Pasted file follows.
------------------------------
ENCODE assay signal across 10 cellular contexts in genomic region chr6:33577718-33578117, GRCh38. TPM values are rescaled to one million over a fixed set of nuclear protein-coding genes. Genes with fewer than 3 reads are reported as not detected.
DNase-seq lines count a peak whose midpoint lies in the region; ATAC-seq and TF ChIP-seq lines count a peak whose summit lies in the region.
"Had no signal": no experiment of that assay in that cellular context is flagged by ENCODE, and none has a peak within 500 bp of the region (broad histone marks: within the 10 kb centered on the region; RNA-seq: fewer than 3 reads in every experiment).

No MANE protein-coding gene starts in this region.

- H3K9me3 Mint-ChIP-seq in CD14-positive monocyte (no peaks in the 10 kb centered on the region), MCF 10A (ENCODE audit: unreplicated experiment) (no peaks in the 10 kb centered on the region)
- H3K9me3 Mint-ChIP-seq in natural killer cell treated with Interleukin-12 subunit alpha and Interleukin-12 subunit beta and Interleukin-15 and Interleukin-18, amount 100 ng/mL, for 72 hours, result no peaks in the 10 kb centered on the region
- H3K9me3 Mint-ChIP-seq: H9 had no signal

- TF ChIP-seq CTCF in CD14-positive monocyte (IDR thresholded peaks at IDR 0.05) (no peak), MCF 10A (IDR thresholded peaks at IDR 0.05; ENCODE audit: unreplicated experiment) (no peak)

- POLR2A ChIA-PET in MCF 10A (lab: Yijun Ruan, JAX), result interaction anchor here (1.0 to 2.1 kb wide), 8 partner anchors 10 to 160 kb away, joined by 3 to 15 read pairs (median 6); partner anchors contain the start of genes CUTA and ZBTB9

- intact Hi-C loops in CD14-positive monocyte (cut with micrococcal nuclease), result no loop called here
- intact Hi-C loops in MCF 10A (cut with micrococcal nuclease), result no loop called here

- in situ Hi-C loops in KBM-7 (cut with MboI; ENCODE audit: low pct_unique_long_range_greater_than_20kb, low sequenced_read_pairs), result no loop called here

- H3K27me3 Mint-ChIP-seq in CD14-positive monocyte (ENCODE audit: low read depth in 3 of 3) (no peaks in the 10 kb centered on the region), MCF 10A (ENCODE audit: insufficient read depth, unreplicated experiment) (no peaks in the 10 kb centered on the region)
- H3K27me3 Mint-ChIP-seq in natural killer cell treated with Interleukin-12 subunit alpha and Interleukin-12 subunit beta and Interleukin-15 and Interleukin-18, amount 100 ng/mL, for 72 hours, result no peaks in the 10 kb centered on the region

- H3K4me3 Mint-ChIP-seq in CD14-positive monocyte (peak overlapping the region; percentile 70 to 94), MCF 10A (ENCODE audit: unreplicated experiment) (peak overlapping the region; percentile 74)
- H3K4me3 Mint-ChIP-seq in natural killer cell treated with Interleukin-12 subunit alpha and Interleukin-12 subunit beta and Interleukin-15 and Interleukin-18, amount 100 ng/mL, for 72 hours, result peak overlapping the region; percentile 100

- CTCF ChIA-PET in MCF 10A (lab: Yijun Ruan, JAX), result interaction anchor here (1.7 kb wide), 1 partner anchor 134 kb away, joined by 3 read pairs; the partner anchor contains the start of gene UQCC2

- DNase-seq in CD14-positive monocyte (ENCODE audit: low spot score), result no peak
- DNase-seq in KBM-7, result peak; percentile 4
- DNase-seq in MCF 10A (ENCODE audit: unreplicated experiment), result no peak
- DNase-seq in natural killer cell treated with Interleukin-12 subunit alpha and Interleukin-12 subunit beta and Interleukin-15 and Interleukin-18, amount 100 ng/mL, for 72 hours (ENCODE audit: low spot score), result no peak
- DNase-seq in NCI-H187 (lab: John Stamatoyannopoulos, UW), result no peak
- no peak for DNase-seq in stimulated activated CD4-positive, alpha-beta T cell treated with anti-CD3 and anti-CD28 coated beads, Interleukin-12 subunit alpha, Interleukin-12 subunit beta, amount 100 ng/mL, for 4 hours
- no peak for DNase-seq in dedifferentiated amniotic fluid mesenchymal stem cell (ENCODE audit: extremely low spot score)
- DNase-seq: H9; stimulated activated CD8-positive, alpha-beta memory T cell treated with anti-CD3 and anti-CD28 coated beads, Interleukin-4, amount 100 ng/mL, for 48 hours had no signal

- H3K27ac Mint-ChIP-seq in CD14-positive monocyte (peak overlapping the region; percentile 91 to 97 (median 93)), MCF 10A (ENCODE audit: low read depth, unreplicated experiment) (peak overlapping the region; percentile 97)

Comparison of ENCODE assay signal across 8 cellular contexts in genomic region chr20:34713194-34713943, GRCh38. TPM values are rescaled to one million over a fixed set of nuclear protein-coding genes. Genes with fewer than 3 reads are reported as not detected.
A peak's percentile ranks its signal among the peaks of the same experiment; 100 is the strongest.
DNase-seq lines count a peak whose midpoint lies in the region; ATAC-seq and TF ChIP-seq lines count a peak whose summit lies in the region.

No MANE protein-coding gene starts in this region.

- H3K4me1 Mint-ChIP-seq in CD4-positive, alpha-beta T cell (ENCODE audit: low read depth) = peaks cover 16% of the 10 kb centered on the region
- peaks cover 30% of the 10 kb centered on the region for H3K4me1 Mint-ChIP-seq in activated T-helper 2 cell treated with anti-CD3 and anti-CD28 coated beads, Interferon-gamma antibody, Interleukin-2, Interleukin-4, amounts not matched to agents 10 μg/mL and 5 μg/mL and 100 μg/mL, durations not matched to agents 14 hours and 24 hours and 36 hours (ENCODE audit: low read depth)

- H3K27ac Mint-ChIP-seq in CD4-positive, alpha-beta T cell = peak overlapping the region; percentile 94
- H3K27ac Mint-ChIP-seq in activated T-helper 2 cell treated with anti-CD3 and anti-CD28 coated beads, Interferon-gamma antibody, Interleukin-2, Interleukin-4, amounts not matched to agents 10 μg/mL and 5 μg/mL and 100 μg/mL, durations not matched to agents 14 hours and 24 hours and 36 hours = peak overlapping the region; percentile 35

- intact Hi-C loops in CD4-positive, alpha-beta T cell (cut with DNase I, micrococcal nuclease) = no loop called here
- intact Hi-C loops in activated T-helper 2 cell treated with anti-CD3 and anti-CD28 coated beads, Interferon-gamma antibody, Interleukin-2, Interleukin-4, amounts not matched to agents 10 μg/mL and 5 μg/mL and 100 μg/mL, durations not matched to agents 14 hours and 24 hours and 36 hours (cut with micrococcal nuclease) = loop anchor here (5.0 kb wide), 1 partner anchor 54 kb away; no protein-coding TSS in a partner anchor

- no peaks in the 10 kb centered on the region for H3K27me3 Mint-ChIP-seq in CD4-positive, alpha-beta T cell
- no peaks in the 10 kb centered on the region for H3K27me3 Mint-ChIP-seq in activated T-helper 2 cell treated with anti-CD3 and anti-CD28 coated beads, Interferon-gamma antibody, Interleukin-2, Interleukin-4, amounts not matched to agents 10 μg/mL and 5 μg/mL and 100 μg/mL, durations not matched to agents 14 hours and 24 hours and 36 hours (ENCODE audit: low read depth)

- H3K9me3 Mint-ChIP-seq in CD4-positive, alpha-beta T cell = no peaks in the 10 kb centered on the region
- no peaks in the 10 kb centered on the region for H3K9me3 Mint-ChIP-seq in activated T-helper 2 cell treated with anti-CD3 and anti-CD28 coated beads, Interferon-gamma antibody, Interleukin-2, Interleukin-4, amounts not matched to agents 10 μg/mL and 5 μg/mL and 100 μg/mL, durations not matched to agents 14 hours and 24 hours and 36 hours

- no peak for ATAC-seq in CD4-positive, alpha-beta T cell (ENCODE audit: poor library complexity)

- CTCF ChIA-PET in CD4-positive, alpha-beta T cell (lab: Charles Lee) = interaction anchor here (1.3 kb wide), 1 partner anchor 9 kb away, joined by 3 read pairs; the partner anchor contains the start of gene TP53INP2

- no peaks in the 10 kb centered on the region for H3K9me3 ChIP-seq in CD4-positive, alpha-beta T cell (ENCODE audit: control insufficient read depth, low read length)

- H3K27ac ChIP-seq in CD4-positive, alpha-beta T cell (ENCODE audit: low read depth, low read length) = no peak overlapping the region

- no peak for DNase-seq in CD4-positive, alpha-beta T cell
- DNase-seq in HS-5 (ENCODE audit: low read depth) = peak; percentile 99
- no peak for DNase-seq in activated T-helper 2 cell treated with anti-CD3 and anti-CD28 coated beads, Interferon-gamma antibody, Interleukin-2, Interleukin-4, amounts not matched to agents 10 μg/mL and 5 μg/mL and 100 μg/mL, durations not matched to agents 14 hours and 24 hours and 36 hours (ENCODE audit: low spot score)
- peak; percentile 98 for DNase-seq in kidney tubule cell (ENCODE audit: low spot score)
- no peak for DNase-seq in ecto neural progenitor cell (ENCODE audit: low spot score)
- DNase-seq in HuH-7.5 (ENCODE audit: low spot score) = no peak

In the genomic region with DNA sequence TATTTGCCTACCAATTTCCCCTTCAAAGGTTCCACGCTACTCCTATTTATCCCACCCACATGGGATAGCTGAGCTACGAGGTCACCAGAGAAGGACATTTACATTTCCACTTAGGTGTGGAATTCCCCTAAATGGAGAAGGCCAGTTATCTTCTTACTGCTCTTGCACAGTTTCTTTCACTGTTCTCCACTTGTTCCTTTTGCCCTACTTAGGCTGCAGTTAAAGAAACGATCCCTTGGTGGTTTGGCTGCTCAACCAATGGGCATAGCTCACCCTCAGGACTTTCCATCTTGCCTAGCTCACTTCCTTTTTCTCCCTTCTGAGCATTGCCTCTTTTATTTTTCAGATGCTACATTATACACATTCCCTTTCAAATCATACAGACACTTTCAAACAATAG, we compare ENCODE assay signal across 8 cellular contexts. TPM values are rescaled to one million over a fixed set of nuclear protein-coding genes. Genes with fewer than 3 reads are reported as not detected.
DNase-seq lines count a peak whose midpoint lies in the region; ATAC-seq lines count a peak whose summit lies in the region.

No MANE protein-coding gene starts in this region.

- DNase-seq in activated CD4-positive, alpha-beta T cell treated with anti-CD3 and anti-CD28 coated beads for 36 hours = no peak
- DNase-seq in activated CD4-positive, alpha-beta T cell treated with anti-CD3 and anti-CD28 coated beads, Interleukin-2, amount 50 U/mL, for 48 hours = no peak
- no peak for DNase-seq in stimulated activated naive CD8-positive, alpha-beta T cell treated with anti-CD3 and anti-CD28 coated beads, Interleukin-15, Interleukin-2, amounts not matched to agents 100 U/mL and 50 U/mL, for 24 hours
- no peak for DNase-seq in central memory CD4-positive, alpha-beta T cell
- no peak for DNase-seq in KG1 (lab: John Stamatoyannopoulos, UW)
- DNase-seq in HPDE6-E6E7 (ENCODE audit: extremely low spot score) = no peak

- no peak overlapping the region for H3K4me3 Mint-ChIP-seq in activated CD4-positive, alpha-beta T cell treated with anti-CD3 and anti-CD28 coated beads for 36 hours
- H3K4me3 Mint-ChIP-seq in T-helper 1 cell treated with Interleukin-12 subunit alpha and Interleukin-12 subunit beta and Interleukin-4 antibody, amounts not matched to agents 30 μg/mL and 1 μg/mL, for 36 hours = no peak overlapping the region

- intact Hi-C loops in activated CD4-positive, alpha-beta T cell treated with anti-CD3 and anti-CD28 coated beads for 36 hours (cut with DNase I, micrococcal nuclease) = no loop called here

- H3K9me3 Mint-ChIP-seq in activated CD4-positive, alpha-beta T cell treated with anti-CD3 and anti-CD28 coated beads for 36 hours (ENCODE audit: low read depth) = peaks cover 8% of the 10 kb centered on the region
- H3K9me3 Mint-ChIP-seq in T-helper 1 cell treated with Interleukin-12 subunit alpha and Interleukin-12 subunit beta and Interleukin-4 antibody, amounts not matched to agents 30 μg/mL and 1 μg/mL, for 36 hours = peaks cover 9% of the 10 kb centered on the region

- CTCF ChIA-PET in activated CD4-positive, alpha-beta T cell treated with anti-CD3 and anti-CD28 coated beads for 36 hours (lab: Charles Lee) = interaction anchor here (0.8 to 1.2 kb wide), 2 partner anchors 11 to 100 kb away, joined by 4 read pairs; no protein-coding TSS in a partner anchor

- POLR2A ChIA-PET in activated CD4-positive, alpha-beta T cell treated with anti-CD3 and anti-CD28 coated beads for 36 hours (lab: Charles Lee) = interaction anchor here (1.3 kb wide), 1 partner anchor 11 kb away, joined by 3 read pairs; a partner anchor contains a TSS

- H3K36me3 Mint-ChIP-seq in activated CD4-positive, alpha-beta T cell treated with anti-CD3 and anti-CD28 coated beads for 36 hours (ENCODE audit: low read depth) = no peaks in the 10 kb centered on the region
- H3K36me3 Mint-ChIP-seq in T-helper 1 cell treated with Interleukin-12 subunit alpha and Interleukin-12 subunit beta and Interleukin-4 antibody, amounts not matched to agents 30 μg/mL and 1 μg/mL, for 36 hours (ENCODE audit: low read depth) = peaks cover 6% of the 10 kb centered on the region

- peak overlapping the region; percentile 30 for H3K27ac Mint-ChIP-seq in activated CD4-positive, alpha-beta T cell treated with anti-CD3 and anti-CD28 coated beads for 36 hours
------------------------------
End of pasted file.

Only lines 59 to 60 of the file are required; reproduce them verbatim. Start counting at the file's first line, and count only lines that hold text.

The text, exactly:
- DNase-seq in HPDE6-E6E7 (ENCODE audit: extremely low spot score) = no peak

- no peak overlapping the region for H3K4me3 Mint-ChIP-seq in activated CD4-positive, alpha-beta T cell treated with anti-CD3 and anti-CD28 coated beads for 36 hours